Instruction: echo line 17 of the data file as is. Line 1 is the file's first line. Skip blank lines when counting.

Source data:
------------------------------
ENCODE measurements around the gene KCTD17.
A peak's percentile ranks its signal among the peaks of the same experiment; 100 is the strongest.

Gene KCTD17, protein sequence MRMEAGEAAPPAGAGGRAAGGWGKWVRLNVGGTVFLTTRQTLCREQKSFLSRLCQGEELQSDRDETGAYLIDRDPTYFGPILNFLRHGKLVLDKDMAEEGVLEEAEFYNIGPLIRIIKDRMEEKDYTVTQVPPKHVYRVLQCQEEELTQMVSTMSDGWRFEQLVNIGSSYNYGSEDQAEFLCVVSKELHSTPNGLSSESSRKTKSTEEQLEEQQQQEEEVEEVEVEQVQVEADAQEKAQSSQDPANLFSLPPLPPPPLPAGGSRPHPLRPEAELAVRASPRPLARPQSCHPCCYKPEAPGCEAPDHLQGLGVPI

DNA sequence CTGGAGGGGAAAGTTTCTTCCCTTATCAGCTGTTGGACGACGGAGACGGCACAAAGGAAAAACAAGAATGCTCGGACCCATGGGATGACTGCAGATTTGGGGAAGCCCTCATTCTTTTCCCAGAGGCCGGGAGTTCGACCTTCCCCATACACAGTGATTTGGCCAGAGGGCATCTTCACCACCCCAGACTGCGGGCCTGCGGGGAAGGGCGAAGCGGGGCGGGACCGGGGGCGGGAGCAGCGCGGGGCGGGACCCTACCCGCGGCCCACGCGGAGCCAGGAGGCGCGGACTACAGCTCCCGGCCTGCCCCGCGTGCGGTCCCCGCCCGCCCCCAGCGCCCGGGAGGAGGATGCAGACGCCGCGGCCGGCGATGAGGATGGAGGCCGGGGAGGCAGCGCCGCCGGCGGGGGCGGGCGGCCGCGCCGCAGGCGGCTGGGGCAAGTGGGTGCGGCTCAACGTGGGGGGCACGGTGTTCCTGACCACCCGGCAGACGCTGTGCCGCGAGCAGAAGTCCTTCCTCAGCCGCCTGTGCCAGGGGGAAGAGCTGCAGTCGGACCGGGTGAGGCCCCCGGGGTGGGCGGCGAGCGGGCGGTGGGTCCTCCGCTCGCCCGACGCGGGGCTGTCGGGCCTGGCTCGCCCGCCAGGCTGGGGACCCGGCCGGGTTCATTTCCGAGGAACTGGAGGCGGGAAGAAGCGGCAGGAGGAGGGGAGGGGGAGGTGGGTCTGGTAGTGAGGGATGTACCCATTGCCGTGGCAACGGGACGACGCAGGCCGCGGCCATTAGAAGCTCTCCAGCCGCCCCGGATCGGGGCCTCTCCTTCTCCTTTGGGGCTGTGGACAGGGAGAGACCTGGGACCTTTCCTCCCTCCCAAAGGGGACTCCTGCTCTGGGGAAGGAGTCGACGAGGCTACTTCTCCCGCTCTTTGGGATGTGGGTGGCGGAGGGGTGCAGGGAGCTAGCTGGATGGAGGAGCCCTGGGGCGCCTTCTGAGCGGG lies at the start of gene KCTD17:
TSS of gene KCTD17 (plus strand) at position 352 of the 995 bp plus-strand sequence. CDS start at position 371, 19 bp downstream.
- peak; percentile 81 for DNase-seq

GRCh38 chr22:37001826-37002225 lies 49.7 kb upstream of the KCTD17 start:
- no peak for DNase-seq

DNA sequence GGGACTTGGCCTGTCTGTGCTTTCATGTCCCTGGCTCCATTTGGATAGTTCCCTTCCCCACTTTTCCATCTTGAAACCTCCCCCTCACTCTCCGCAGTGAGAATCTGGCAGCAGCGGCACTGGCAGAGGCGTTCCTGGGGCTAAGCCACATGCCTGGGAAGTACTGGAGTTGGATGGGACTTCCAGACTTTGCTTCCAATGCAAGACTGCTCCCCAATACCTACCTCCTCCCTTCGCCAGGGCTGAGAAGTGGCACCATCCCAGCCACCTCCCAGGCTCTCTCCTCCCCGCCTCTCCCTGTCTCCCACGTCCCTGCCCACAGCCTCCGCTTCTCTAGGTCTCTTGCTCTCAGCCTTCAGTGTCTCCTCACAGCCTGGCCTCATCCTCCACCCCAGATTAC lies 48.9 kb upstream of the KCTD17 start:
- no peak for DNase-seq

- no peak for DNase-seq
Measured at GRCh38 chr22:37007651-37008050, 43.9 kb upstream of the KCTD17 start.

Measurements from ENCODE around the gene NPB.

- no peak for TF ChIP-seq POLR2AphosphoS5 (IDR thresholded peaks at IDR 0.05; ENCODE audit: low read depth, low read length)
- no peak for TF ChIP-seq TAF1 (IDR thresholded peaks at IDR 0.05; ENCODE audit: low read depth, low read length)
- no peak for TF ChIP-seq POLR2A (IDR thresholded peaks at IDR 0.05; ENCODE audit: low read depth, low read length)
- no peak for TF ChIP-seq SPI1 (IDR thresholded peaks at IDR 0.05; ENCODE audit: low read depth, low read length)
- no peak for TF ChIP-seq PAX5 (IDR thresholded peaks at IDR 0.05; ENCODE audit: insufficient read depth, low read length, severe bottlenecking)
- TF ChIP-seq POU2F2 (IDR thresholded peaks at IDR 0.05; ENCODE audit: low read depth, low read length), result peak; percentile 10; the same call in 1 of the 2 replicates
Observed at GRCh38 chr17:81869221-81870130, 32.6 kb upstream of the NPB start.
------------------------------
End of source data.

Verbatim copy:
- no peak for TF ChIP-seq SPI1 (IDR thresholded peaks at IDR 0.05; ENCODE audit: low read depth, low read length)